OF ALL THE WORTHY projects that have been studied nearly to death on Capitol Hill, the Pennsylvania Avenue redevelopment plan must be one of the longest suffering victims. Ever since the early days of John Kennedy's administration, Congress has been considering and debating how best to reverse the continuing deterioration of the nation's "ceremonial corridor" and to preserve its famous but decaying hotel of Presidents, the Willard. Today, the House is scheduled for a vote that could set this effort in honest-to-goodness motion at last -- or kill it once and for all. Approval is critical.
For one thing, the present version of the Pennsylvania Avenue plan is not extravagant -- and certainly not at all to be confused with the costly National Visitor Center project, to which it has been mistakenly likened by some members of Congress. As we have noted previously, the avenue measure has been stripped of any grandiose ambitions or waste. Last year, after a thorough congressional study of Financing. Congress authorized funds and borrowing authority for the Pennsylvania Avenue Development Corp. to use in acquiring property and making some modest improvements in the area. This federal investment is essential to stimulate private development of necessary new offices, apartments, shops and restaurants. The vote now is on appropriating the money that Congress already authorized.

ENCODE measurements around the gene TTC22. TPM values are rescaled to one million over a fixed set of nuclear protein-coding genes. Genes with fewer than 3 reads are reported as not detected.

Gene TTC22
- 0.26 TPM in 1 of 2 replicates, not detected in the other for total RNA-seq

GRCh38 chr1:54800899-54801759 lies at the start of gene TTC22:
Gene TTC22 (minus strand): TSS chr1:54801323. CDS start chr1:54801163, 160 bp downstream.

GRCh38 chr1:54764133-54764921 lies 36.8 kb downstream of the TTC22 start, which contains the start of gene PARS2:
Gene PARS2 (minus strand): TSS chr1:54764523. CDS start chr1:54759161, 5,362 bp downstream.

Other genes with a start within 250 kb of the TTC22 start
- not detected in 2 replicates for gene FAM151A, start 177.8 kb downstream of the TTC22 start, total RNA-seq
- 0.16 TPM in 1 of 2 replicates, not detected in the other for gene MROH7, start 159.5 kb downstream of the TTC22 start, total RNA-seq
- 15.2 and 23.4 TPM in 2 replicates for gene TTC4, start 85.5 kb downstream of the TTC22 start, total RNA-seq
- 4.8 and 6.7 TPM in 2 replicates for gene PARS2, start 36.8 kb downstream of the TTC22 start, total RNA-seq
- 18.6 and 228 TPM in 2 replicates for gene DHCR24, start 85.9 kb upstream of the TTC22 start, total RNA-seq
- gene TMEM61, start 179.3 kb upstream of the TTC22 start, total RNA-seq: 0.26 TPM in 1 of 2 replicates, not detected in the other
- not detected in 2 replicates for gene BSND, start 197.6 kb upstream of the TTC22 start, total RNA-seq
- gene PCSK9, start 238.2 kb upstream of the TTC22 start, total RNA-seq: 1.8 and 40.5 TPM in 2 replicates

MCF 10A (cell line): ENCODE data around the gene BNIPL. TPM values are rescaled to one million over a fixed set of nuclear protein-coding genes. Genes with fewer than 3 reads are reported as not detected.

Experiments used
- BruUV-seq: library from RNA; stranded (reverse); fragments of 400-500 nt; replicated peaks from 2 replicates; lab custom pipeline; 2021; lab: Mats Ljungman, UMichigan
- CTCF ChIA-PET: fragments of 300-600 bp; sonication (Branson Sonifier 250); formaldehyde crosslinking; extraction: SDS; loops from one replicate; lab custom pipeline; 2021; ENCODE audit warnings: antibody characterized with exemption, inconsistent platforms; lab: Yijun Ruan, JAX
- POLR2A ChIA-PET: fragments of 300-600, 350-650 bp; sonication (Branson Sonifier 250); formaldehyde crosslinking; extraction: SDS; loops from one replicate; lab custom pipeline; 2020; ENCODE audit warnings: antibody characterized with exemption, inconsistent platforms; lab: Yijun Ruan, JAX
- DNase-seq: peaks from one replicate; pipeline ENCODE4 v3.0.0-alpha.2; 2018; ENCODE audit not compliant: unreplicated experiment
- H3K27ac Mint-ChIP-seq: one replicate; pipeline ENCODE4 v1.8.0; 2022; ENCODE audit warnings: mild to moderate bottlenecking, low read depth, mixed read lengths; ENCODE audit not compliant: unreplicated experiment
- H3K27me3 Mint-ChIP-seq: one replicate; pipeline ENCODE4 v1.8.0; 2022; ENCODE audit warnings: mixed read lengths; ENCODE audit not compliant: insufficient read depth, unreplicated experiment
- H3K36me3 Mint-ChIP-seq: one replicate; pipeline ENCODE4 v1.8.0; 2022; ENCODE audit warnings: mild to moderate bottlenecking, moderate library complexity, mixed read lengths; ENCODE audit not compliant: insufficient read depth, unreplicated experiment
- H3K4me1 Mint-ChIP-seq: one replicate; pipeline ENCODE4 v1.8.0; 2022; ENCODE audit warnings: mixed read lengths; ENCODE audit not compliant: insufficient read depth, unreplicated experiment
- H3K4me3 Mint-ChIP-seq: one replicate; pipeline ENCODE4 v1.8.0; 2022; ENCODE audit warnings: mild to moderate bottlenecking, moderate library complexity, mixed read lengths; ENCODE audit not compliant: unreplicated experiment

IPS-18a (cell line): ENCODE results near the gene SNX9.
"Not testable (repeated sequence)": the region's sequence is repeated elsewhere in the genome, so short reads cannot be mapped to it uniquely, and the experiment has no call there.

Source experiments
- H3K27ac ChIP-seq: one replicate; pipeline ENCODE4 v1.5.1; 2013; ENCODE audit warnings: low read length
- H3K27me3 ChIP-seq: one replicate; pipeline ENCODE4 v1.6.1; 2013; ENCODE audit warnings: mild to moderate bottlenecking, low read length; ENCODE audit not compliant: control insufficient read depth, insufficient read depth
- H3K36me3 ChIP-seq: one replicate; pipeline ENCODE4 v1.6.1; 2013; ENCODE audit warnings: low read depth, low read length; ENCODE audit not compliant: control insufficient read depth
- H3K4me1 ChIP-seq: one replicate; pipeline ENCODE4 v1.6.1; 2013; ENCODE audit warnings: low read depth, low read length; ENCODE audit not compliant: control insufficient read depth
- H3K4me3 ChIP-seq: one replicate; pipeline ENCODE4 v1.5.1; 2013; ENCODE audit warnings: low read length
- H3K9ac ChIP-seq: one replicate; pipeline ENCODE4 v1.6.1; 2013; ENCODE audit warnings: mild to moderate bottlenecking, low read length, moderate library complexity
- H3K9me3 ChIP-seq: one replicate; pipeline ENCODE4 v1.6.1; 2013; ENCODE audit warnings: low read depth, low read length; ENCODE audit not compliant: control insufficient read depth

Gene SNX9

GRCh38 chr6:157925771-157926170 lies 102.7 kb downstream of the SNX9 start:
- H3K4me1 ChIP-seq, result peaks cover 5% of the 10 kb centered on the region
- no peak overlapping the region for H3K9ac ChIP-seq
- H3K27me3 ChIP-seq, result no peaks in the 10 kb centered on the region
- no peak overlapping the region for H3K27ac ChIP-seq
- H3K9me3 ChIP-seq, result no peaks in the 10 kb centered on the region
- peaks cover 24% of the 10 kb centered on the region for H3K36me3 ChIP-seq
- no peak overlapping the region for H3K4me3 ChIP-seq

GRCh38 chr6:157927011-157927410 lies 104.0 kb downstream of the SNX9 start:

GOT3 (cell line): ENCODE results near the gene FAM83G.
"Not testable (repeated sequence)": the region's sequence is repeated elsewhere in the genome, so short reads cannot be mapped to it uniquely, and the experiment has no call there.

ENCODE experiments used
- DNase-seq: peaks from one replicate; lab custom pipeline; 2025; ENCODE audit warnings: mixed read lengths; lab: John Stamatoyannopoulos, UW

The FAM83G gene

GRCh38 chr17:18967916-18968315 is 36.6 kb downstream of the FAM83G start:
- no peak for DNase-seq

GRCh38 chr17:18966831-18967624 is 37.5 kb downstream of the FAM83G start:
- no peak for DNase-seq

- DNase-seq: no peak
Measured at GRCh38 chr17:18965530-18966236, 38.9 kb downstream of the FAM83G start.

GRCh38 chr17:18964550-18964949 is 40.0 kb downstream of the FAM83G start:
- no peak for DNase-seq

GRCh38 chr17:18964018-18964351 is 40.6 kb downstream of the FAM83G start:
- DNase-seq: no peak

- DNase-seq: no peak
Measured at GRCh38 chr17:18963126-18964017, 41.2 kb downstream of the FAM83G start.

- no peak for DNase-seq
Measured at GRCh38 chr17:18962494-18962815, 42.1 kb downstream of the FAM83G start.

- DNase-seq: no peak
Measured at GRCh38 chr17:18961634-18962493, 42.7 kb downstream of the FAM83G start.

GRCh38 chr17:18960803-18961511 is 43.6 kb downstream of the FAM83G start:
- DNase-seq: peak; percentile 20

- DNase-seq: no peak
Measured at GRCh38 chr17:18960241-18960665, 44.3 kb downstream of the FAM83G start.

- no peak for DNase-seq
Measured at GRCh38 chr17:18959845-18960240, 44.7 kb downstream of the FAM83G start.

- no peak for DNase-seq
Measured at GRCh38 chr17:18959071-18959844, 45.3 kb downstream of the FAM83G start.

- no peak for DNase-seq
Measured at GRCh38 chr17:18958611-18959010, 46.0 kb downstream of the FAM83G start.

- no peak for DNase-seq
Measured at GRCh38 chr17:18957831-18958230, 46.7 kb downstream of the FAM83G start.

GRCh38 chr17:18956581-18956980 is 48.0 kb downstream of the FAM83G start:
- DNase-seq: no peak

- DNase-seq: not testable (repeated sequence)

In its report approving this spending, from which an excerpt appears elsewhere on this page For the Record, the House Appropriations Committee emphasizes the thorough congressional scrutiny that the avenue plan already has undergone and concludes that the once-grand avenue ought to be rescued through this sensible and modest plan.
Above all, the Appropriations Committee points out that financing of the avenue redevelopment really cannot wait any longer without irreparable damage occurring to the Willard and other structures. That is why every member of the House who respects the historical importance of this project should support the appropriation.